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Thursday
Oct222015

Blow Out

Given the implausible frenzy of this film’s opening, we should not be surprised that its conclusion is underpinned by a notion of affection only teenage sensibilities (and perhaps a few disturbed Romantic poets) could concoct. But between these uncomely bookends we are treated to sensational filmmaking, at once highly derivative and highly original, proving again that old adage about achieving maximum originality by following a model. The model is noir, the Man Who Knew Just Enough to get himself embroiled in a maelstrom of deadly currents, or, as it were, deadly current events. And our doomed sailor is an unambitious sound man by the name of Jack Terry (John Travolta).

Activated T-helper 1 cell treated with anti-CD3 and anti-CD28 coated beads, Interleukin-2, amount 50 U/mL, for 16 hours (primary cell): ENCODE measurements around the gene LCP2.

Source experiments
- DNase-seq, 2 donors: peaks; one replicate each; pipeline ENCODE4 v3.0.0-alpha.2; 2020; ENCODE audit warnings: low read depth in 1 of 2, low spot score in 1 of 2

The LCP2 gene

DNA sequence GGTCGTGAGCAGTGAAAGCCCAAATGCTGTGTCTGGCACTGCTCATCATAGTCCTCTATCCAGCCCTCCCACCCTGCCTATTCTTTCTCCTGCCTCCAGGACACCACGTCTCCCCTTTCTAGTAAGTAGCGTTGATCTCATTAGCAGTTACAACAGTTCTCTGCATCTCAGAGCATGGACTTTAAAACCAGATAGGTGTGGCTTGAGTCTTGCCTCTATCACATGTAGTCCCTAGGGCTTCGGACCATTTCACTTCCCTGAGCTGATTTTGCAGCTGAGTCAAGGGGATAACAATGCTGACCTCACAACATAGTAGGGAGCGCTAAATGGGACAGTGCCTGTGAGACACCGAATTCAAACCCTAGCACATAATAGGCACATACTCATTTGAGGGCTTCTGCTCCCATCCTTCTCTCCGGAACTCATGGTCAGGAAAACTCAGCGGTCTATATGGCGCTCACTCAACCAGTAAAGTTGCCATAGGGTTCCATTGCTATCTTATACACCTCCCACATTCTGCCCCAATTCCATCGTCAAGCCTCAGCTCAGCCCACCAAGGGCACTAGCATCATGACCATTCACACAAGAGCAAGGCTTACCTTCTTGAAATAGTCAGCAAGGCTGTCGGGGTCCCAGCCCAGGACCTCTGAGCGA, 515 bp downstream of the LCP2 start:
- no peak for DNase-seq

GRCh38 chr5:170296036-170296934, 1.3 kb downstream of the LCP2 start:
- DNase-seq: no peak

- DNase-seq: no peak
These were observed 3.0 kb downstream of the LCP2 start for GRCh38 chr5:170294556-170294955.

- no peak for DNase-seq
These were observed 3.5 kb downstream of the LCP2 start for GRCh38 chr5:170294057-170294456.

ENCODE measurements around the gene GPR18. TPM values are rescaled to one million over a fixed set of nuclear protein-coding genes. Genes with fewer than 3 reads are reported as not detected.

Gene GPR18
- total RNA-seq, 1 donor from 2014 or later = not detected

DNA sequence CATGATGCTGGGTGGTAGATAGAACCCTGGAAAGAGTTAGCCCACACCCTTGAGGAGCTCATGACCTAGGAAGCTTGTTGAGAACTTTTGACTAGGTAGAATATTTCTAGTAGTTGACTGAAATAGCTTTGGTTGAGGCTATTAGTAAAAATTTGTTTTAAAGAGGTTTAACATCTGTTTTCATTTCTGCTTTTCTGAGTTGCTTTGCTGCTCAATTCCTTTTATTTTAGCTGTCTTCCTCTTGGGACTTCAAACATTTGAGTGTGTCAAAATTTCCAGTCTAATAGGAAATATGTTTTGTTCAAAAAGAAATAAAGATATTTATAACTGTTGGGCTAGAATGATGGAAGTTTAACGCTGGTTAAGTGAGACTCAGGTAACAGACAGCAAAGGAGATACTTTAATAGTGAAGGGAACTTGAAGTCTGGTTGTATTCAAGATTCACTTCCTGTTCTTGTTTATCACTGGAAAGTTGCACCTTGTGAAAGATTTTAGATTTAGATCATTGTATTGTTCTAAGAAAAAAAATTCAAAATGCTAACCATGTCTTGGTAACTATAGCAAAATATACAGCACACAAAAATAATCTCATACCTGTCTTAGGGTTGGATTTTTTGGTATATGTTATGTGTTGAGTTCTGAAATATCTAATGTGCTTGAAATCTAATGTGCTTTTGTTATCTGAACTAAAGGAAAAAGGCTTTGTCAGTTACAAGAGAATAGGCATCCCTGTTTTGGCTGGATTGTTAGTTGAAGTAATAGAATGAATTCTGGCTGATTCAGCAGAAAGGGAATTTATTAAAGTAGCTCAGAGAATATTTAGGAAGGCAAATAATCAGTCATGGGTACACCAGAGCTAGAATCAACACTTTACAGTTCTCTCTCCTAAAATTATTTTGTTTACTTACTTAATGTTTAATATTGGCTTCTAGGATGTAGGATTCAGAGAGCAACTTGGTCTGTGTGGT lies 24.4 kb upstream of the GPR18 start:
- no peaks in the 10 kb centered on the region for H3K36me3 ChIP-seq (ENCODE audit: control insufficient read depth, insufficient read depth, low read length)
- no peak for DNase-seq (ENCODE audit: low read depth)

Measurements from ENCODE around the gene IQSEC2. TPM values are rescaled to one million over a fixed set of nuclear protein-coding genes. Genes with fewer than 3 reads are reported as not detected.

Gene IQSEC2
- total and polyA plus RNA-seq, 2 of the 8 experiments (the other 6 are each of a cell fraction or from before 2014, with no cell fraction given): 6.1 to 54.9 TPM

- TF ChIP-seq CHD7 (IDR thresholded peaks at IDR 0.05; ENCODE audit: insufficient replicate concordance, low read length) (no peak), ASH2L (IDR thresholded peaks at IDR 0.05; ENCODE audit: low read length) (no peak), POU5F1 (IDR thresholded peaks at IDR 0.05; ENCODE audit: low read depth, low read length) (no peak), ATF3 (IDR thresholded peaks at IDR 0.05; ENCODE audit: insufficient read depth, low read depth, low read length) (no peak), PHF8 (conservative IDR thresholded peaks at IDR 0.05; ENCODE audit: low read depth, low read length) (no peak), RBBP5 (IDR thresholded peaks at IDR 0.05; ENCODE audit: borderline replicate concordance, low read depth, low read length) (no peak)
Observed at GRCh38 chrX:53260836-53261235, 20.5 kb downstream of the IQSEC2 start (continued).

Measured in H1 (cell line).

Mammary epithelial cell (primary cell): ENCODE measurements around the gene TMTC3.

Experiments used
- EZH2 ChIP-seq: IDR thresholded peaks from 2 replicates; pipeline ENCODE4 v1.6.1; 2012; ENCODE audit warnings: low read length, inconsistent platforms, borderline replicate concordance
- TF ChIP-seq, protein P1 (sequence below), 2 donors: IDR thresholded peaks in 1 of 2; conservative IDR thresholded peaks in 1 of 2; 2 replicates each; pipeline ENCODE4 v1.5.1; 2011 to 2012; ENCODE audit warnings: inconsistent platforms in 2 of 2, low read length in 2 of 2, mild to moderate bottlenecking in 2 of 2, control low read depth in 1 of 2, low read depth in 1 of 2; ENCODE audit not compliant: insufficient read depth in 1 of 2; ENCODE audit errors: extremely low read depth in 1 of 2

Our time is the late 1970s and our place a Philadelphia that some may mistily remember, but one about to celebrate a non-existent holiday, Liberty Day. The insertion of this fictitious fête is significant, because it lends the entire film a certain unreality that abets its game of twisted perceptions. And these perceptions begin and end in the rather terrible little studio that employs Jack Terry. Jack exudes intelligence in a very humble way, ostensibly in line with his self-description as "the guy who always put together radios as a kid, always won science fairs ... you know the type." He is also young, handsome, and almost suspiciously genuine, which means he must inevitably be sheltering a memory of great embarrassment or regret. He will reveal that regret much later in our film, in a passably convincing scene that also explains why he has relegated himself to the orchestration of slag-ridden grindhouse. I say "passably" because considering how much thought was put into making Blow Out, the motive behind Jack's series of unfortunate acts of kindness and interference will strike the viewer as plucked from a rather dusty hat. What acts of kindness, you ask? Well, what would the average citizen do if he saw, on a dark and lonely night on a dark and lonely park bridge, a car skid off the road into a lake? But since Jack Terry has been out all that evening recording nature's music for his sonic arsenal, he will have something more to do once he has fished the requisite damsel in distress (Nancy Allen) out of the drink.